Thursday, April 22, 1897
On Thursday morning, the day after pulling off the most daring daylight robbery for that time, Butch Cassidy kicked dirt over the campfire in Tidwell Bottoms and headed for Robbers Roost. No one can be certain who followed him out of camp that morning. Elzy Lay held the horses in Castlegate while Cassidy took the money so he was surely in the group. Although he was never seen, Bob Meeks was named on the historic marker as being involved. Other writers claimed Joe Walker cut the telegraph wires. The newspaper story stated a mail driver saw four riders with five horses leaving that camp at Tidwell Bottoms. It was possible that the four men suspected were all involved and used that camp for a rendezvous.
They had originally left Castlegate with $8,000 in gold and paper. Along the way they dropped the bag with the paper money probably because it was too easily traced. They still had $7,000 in gold. According to an inflation calculator, that would be equal to about $200,000 in today's money.
On that same Thursday morning, a posse from Salt Lake City arrived in Green River by train and rode toward the San Rafael River in hopes of finding the outlaws. They came upon the mail driver and learned they were more than six hours behind the four riders he saw ride out of camp. Rather than risk riding into Robbers Roost, the posse returned to Green River.
The newspaper story ended with this statement: "It is admitted that they are now as safe as though they had been swallowed up by the earth and that the Carpenter holdup will probably end." A local gunfighter (mercenary) offered to invade Robbers Roost with heavy guns and clean out the outlaws, but the Pleasant Valley Coal Company did not agree to his terms.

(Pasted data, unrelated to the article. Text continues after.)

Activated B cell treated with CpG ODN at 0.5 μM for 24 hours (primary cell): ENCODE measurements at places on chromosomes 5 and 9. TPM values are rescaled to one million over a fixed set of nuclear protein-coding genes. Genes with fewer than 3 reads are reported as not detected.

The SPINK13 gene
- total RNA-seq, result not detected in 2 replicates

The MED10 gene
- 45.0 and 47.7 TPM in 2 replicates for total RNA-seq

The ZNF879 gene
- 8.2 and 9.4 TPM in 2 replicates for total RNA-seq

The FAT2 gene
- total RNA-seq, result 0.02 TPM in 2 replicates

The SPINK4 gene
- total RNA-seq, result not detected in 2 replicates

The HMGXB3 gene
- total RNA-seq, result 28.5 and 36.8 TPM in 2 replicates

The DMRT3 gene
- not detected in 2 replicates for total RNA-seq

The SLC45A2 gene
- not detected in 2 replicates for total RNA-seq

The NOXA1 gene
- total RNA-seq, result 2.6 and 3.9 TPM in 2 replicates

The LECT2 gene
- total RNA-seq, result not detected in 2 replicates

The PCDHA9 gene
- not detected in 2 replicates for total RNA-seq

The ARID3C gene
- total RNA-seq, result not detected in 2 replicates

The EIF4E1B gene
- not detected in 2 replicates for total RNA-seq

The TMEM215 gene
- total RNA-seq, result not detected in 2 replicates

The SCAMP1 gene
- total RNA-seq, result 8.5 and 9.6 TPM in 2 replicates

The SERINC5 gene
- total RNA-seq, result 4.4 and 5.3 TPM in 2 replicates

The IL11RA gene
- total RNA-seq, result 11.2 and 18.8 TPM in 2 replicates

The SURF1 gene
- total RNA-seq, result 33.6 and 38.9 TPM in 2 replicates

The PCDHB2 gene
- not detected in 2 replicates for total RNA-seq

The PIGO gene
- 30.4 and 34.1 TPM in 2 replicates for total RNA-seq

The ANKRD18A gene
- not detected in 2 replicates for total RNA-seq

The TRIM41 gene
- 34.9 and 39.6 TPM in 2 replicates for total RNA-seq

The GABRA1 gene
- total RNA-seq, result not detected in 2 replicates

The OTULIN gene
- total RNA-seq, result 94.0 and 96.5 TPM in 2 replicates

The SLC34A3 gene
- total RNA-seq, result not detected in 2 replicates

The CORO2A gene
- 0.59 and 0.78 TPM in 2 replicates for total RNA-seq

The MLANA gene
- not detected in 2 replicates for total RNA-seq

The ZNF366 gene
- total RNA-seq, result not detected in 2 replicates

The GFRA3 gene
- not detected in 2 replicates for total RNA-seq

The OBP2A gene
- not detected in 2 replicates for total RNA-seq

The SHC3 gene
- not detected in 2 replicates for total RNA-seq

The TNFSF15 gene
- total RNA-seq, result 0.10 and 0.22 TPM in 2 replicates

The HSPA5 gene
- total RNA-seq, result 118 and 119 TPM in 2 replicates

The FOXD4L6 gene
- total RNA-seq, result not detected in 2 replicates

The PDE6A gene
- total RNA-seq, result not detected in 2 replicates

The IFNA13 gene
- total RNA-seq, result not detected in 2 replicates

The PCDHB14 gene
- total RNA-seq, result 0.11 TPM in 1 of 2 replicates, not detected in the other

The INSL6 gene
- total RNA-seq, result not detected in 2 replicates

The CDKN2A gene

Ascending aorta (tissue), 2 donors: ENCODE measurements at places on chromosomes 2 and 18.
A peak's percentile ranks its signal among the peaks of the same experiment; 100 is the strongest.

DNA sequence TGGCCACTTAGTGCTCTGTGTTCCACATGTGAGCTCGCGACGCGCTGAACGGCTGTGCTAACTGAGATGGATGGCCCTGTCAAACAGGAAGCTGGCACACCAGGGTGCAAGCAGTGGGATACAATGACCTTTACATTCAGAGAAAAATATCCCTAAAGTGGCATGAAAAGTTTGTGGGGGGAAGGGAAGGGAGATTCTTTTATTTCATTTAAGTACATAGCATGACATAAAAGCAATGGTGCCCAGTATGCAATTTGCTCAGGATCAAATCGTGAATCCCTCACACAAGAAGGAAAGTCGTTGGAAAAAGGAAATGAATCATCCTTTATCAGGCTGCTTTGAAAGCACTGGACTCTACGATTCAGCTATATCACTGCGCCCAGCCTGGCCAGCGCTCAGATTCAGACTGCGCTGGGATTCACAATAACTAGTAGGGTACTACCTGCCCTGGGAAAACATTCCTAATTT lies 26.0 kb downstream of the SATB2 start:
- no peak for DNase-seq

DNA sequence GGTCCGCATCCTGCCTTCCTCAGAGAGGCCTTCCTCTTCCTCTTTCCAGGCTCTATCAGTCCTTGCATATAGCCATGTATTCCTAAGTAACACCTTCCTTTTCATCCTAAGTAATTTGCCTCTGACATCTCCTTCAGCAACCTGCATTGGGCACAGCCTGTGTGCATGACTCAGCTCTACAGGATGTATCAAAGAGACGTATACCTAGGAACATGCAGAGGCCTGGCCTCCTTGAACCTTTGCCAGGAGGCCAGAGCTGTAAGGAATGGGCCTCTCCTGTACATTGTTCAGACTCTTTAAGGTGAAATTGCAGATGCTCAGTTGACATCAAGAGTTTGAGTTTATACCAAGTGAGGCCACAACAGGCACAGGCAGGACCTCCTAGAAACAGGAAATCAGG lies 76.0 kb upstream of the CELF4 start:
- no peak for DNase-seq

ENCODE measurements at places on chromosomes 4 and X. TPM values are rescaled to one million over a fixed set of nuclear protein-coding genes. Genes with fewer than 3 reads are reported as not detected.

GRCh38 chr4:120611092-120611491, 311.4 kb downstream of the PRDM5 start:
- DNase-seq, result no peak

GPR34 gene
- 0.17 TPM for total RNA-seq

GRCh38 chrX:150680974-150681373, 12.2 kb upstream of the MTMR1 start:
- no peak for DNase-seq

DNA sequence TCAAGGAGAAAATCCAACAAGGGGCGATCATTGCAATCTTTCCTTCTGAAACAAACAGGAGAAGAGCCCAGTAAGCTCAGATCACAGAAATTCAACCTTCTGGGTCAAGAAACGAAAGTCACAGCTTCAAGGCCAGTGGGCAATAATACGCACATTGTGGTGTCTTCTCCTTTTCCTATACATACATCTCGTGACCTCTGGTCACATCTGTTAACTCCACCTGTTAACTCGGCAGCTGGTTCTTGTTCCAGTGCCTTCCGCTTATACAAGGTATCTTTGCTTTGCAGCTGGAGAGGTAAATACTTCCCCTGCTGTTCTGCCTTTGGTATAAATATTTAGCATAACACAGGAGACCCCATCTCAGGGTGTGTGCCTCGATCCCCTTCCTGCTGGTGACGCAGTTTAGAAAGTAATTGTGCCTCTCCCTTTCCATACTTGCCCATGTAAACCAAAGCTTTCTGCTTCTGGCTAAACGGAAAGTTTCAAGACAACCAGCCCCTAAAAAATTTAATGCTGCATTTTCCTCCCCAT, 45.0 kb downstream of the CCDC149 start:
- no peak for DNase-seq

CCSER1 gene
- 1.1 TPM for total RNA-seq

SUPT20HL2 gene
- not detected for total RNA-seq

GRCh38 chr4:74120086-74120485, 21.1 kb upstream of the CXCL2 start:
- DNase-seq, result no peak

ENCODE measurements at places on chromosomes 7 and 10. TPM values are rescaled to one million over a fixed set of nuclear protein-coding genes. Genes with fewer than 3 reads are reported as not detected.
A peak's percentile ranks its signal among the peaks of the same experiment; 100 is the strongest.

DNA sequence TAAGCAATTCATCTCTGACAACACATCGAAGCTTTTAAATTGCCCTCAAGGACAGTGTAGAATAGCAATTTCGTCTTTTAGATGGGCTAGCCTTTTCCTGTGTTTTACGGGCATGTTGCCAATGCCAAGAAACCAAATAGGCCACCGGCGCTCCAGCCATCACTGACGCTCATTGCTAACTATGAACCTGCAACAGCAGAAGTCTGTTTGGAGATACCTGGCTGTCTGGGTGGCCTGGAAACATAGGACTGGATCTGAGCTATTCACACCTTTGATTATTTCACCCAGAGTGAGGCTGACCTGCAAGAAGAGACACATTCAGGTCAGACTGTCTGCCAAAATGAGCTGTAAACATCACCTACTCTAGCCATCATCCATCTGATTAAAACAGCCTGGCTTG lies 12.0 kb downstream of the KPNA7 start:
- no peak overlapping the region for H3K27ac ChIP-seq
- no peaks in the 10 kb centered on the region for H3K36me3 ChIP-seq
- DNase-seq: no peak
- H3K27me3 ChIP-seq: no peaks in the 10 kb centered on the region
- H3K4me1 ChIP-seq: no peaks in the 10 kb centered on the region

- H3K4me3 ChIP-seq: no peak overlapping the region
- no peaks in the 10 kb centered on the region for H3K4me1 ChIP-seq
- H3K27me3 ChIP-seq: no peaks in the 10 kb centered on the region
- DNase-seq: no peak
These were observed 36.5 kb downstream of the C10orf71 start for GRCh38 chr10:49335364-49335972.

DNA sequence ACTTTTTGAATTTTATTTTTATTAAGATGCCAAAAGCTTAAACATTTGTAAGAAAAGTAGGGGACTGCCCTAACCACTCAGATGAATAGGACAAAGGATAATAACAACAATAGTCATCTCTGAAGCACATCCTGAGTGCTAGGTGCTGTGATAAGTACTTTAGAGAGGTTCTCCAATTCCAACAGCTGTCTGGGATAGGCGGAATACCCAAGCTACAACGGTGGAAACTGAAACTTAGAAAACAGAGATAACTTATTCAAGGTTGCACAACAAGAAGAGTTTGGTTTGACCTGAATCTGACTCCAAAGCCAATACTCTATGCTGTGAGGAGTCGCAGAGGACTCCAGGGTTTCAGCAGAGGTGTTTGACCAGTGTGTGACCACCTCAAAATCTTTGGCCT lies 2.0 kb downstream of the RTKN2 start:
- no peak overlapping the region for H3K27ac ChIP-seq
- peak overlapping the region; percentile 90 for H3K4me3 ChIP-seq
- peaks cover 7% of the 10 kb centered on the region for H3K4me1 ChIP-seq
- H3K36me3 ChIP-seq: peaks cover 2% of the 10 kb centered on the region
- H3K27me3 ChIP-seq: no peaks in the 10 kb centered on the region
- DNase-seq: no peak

Thursday, April 22, 2010
On Thursday morning, 113 years after Butch Cassidy rode out of Tidwell Bottoms, Lone Writer started his 4x4 near that same location. Tidwell Bottoms is a very large area so there is no way to know exactly where the outlaws camped. Lone Writer crossed I-70 on the road to Hanksville. After a short distance, he turned on a dirt road that follows the banks of the San Rafael River onto Robbers Roost. Because water is scarce on the Roost, it is assumed the outlaws followed the river.
The San Rafael River along that road is posted as a wildlife area. Along the way, it passes an abandoned ranch with log cabins and sod roofs. A short distance later, the road becomes more of an ATV trail. Four-wheel-drive vehicles still use it but not nearly as often as ATVs. The scenic views of the river area and the desert that surrounds it are in every direction.
Eventually, the trail crosses the Green River at Spring Canyon Ford. At that point, the brush on both sides is very thick and may put some pin stripes in the paint of a fullsize vehicle. The depth of the water will depend on the time of year and recent rainfall. Once the river is crossed, the road becomes better maintained and can be used by vehicles pulling trailers, although there are places with deep sand. It is best if there is more than one vehicle in the group just in case tugging through sandy areas becomes necessary.
From Spring Canyon Ford, Lone Writer chose trails heading in a southeast direction on a line toward Upper Pasture, which is south of Horseshoe Canyon. The route intersects with the main road that connects Hans Flat to the town of Green River. After visiting Upper Pasture, use that road to reach the town.
Lone Writer followed the Hans Flat road to a point where another road branches off to the left. It is the last such road going left before crossing the boundary for Canyonlands National Park. He followed that road to the end and parked in an empty campsite. Unless you are capable of living out of a backpack and hiking many miles in desert canyons, that campsite is the closest you will get to Upper Pasture. The outlaws would have entered from another direction on horseback.
There are several campsites at the end of that road but all of them are very close to each other. When Lone Writer arrived, another camper had taken the largest of the campsites. Check with the Hans Flat Ranger Station for restrictions that might apply to camping in that area.